…the shattered side
Of thund’ring Etna, whose combustible
And fueled entrails thence conceiving fire,
Sublimed with mineral fury, aid the winds
And leave a singèd bottom all involved
With stench and smoke…
John Milton, Paradise Lost
Now let hot Aetna cool in Sicily
And be my heart an ever-burning hell!
William Shakespeare, Titus Andronicus
Some say its name derives from aitho, the Greek for ‘I burn’, others that it is a corruption of attuna, the Phoenician word for ‘furnace’. For poets, Etna, the highest and most active volcano in Europe, has long been the embodiment of Hell. But, as you walk up its slopes, you realize that this is not a Hell of fire and brimstone (except, perhaps, when Etna is actually spitting fire and brimstone) but, rather, a Hell of cold, bleak, raw desolation; but one that is strikingly beautiful, in an ethereal, otherworldly way.
As you climb, the earth beneath is an unearthly black, and becomes increasingly so, the work of centuries of lava and ash. The lower slopes bear vineyards (producing some of the best wines in Italy), and vegetation, some of which is unique to Etna. Along the way are remains of buildings not quite buried in the volcano’s fury, too hefty to be ghostly, but spectral nonetheless. As you get closer to the summit, life disappears – not a plant, nor a bird, nor even a sound except for the rush of the wind. The ground is punctuated by fissures and craters. The blackness of the earth is streaked with red and purple and orange and yellow, from the sulphur and cobalt exuded by countless eruptions. The air is almost freezing, but in places the ground can be almost too hot to touch. From below rises steam and smoke, from above descends mist and cloud.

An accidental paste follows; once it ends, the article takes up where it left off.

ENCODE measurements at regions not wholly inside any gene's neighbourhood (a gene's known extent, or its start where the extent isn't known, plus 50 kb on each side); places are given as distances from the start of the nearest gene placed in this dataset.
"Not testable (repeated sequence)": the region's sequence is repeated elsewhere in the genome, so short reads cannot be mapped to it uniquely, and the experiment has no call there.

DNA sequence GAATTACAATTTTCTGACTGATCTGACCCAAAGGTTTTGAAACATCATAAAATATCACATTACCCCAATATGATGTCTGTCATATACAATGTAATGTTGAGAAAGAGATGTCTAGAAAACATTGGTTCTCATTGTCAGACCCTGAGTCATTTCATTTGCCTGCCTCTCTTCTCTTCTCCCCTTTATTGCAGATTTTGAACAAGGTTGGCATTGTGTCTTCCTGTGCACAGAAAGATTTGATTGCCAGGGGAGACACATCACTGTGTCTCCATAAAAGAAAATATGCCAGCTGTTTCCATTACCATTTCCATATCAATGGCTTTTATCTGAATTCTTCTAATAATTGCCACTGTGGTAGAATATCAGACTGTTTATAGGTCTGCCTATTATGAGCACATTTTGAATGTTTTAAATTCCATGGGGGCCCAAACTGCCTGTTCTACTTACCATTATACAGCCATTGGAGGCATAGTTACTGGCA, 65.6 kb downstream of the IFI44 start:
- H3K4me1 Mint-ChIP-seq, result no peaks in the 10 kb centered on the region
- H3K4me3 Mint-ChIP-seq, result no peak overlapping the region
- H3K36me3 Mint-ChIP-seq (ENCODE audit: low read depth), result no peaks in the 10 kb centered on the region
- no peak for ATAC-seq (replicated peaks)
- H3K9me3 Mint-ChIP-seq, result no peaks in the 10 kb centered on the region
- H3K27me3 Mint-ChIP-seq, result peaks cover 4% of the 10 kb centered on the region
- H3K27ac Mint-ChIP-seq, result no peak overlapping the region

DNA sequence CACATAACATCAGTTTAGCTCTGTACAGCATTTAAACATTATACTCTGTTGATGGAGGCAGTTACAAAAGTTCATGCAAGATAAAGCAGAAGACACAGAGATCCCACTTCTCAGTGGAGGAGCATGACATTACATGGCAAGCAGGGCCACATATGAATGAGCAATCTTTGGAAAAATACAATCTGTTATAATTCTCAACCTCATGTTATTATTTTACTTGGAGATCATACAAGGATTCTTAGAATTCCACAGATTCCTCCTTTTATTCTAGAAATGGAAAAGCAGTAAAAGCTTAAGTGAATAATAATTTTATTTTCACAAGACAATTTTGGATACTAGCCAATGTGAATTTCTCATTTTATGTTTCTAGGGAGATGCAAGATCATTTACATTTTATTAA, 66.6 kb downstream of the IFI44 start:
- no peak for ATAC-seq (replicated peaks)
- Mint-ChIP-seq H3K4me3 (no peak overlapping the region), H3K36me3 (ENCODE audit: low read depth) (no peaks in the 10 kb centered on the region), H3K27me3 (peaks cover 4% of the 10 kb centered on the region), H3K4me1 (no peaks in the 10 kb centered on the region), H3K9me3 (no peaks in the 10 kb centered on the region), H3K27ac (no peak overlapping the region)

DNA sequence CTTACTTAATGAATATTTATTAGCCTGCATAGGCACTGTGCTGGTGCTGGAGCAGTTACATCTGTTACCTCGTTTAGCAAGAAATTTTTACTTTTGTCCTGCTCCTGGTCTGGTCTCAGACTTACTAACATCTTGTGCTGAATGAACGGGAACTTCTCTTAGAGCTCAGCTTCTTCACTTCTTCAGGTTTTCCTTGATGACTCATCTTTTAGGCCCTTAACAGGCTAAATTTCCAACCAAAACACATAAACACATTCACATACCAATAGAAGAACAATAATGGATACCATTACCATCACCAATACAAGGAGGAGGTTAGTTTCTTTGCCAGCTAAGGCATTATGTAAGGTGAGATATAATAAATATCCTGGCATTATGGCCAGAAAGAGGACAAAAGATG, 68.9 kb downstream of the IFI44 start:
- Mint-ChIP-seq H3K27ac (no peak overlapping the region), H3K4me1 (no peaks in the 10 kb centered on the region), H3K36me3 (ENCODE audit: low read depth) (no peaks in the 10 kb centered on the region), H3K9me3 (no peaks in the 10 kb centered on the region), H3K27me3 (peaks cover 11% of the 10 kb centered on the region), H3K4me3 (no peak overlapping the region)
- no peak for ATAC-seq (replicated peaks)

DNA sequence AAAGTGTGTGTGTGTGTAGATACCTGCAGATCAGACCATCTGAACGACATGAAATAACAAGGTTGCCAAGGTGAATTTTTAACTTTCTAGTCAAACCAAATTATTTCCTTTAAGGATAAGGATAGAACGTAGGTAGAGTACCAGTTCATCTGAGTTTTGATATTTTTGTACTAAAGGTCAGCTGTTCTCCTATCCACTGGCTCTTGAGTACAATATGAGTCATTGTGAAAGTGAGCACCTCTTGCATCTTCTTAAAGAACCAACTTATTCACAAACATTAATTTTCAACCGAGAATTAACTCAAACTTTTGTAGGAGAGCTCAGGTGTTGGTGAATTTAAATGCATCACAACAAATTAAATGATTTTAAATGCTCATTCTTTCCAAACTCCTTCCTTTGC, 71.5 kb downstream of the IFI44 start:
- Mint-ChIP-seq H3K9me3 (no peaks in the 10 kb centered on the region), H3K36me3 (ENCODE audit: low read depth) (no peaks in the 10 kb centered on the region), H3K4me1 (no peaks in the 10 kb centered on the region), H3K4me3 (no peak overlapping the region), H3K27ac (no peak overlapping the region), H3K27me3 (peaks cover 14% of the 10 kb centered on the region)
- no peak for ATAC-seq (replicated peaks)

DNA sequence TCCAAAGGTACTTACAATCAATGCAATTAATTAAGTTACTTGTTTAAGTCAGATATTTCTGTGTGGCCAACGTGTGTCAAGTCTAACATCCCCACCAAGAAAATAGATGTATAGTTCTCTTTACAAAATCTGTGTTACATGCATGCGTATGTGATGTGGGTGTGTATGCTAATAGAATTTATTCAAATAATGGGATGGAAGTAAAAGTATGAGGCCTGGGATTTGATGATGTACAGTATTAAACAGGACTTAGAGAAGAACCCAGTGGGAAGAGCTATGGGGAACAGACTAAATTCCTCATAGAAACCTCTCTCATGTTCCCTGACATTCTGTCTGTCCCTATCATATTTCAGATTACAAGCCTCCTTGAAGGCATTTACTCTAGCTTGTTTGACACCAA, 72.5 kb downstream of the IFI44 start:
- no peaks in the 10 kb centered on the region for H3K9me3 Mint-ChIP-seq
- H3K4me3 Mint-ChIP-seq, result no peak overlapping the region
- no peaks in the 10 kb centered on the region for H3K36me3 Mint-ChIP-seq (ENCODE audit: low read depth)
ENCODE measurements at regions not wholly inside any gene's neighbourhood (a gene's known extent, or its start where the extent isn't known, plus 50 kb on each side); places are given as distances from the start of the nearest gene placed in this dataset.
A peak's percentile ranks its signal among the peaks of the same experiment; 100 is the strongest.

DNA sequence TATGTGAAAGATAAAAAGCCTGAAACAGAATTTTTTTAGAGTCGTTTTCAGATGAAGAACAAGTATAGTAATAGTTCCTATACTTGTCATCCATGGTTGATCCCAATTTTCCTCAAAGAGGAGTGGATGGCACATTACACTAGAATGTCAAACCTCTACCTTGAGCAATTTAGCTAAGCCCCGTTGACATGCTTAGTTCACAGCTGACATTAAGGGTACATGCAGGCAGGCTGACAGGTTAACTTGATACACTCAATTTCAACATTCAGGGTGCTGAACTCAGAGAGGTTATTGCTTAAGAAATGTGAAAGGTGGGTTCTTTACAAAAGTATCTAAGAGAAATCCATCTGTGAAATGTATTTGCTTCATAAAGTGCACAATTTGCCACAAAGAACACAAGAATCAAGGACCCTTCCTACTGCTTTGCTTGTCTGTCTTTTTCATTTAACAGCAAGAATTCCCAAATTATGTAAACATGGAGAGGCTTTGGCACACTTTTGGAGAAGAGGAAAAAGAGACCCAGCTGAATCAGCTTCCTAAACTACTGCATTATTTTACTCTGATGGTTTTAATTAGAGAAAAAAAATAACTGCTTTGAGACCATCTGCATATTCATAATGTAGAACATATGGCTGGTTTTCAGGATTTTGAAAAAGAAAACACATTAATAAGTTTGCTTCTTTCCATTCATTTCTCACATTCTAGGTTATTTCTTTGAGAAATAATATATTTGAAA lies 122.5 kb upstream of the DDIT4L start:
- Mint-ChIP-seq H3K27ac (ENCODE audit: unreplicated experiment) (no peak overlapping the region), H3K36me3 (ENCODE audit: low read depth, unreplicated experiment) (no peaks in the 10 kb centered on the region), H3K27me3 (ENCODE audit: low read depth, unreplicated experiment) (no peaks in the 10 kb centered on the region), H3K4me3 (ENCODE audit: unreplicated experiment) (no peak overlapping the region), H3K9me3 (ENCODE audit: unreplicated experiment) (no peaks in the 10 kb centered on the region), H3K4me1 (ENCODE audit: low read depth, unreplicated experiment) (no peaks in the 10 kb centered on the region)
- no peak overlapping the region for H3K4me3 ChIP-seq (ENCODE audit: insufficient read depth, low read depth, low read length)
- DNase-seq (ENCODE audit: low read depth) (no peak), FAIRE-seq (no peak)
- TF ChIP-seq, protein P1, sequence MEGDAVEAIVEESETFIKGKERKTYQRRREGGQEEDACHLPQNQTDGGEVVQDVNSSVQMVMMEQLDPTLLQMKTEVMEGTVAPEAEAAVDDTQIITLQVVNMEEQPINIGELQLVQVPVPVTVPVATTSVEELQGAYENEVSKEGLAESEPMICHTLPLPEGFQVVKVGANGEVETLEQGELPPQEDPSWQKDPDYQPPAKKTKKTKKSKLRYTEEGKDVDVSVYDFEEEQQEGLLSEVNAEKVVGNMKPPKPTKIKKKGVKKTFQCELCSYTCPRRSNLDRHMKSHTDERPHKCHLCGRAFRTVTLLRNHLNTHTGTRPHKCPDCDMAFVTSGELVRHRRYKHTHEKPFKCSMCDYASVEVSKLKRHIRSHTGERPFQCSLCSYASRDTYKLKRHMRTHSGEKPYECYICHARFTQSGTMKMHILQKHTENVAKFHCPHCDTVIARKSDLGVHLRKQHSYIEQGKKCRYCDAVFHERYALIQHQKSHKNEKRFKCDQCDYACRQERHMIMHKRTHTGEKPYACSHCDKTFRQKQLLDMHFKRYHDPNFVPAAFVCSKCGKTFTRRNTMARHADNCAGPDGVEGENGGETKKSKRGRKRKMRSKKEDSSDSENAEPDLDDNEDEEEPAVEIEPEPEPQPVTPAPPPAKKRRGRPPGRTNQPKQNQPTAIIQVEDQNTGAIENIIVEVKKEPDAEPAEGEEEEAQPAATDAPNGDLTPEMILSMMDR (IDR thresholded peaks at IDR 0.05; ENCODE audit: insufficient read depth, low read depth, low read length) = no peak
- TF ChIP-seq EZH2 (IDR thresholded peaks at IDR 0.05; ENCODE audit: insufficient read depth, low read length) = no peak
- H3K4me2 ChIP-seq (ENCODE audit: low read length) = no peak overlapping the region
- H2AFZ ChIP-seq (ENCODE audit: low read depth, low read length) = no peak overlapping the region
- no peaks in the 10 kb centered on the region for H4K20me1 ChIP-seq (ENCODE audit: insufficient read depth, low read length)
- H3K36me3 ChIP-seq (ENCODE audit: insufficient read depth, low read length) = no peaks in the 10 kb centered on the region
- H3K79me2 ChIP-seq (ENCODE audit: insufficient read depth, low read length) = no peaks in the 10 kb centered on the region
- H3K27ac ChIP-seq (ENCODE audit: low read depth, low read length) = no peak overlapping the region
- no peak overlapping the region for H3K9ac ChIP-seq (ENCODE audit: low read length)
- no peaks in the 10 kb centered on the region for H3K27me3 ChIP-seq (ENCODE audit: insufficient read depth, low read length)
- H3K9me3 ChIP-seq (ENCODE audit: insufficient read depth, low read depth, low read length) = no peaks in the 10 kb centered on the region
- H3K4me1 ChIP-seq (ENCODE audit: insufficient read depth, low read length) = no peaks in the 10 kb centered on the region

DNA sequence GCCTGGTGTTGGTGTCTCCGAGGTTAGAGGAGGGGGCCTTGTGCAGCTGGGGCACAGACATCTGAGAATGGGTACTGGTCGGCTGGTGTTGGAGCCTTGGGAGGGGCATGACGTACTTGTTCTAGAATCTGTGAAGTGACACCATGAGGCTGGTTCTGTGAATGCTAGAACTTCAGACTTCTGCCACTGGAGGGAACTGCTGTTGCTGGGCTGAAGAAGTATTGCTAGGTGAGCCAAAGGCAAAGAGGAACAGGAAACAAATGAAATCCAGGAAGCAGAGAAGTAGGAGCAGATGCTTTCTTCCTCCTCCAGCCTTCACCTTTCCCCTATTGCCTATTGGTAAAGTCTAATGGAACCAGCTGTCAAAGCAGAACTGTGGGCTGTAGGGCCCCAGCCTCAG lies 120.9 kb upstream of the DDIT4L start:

We did not reach the actual summit (few are allowed that close to the live volcano). But we did walk to the crater created by the 2002 eruption, red and black and smoky and misty and brooding and bewitching in its strangeness.
In Paradise Lost, Satan asks
‘Is this the region, this the soil, this clime’,
Said then the lost Archangel, ‘this the seat
That we must change for Heav’n, this mournful gloom
For that celestial light?’
On Etna, though, one never quite loses that celestial light, nor is ever bereft of Heav’n.